Bailiwick Big Garden Birdwatch

Your participation in The Bailiwick Big Garden Birdwatch begins here.

Welcome to the second Bailiwick Big Garden Birdwatch. During the difficult periods of lockdown many people have enjoyed the birds in their garden, some discovering the delights of observing our feathered friends for the first time. This citizen science initiative is an opportunity to take part in the ABO’s research, in this incidence helping us to deliver the most comprehensive census of garden birds in the history of the Bailiwick islands! Holding a garden birdwatch survey at this time of year is important in allowing us to build a picture of how well (or not so well) our breeding garden birds are doing, by the end of April most of the species attracted to your garden either to nest or to visit for food during their nesting period are established and hard at work. Birdwatching has no boundaries and the opportunity for you to enjoy the birds that have chosen your garden awaits you. Young or old, expert or novice, here is a chance to help us help the Bailiwick ilsands birds.

During the last week of April 2021 starting Saturday 24th and ending Friday 30th, we would like you to record as many birds as possible that visit your garden. A 7-day checklist of bird species likely to visit you will appear here on this web page for you to fill in each day or for as many as you are able. Once completed, clicking a simple ‘send’ button will enable us to collate the information you provide.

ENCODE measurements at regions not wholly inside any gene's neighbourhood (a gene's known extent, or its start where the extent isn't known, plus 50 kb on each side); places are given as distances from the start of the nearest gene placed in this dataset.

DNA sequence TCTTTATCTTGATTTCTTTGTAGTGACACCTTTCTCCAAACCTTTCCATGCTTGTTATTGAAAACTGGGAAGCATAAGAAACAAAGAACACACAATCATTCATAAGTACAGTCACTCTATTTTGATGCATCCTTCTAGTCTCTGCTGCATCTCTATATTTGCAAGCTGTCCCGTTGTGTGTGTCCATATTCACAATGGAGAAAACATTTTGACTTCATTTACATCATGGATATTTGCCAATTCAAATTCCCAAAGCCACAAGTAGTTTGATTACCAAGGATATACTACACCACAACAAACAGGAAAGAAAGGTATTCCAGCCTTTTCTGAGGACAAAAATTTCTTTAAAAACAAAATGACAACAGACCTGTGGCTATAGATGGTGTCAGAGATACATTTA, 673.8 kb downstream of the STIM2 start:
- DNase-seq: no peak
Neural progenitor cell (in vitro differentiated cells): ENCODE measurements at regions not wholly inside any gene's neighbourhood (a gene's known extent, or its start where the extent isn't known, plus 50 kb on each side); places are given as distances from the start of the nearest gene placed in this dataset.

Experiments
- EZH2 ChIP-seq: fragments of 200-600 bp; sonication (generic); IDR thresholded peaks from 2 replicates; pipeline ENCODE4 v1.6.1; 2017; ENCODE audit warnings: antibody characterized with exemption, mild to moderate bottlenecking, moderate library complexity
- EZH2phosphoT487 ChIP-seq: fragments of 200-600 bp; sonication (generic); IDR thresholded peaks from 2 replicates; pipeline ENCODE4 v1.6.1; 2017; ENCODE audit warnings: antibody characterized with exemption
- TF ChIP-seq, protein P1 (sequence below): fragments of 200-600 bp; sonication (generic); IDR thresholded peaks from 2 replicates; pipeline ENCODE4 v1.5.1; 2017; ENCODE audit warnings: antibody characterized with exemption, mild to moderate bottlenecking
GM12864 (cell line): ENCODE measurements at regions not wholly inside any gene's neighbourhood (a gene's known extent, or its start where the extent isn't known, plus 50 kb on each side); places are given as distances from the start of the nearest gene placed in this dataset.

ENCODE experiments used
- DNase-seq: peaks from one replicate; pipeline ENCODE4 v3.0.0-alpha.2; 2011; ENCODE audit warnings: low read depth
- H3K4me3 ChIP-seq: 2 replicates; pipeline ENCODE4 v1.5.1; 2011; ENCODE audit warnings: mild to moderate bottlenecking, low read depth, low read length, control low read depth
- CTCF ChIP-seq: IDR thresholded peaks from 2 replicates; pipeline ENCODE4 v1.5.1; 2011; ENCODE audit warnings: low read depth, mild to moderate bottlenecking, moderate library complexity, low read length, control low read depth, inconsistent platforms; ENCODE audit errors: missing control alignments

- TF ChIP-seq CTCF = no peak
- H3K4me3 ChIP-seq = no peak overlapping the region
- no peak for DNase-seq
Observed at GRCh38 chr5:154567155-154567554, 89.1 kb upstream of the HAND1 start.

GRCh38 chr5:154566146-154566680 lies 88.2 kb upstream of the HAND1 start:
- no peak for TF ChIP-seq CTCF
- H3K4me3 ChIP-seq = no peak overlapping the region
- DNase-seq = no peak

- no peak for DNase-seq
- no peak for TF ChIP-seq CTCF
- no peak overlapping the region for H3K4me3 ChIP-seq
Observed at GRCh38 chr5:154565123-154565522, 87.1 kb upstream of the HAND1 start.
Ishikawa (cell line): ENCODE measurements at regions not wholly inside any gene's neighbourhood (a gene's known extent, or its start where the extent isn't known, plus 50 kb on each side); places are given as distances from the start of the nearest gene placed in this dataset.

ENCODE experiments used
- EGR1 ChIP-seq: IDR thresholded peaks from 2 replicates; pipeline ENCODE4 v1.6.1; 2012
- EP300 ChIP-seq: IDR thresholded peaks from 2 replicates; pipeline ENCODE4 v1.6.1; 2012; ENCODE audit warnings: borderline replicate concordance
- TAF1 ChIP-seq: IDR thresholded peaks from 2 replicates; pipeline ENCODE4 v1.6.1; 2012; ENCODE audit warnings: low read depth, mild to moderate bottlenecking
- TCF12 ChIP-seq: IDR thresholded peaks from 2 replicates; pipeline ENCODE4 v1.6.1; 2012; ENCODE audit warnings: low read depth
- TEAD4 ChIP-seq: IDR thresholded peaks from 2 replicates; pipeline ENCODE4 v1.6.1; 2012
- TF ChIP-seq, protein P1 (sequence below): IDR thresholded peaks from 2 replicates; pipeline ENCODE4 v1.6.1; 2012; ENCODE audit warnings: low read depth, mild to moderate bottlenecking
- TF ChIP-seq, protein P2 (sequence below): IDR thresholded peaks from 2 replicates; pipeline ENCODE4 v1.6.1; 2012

To register to take part simply email our observatory warden John Horton on with your first name or a bird name if you prefer? We will send out a reminder email to you just ahead of the event. Further information about how to attract birds to your garden and some tips about how best to go about spotting your birds will be available here in the lead up to the 24th April.

Enjoy, understand and help The Bailiwick’s Birds!

The ABO team.

Taking Part

Record species that you are confident you can identify correctly; if you can’t identify the less common birds in your garden, it’s ok to leave them off. If you see something that you would like conformation of, or help with identification, email your photo to our warden John Horton on

You should only record birds actually visiting your garden. For example:
Birds on your bird feeders, perching in shrubs or nesting on your house.
Birds feeding on insects in your garden, e.g. Swallows flying low.

Do not include birds that are flying past overhead and not using your garden.

It’s fine to just record if a species is present by putting a tick in the box next to the species on the recording chart. If you choose to include a count, remember that it should be the maximum number of the species that you saw together at any one time (e.g. three Blackbirds seen at the same time). You should not add counts from different times together. If you see two Blue Tits on your bird feeder one day, then four together another day in the same week, this should be recorded as four, as this is the maximum.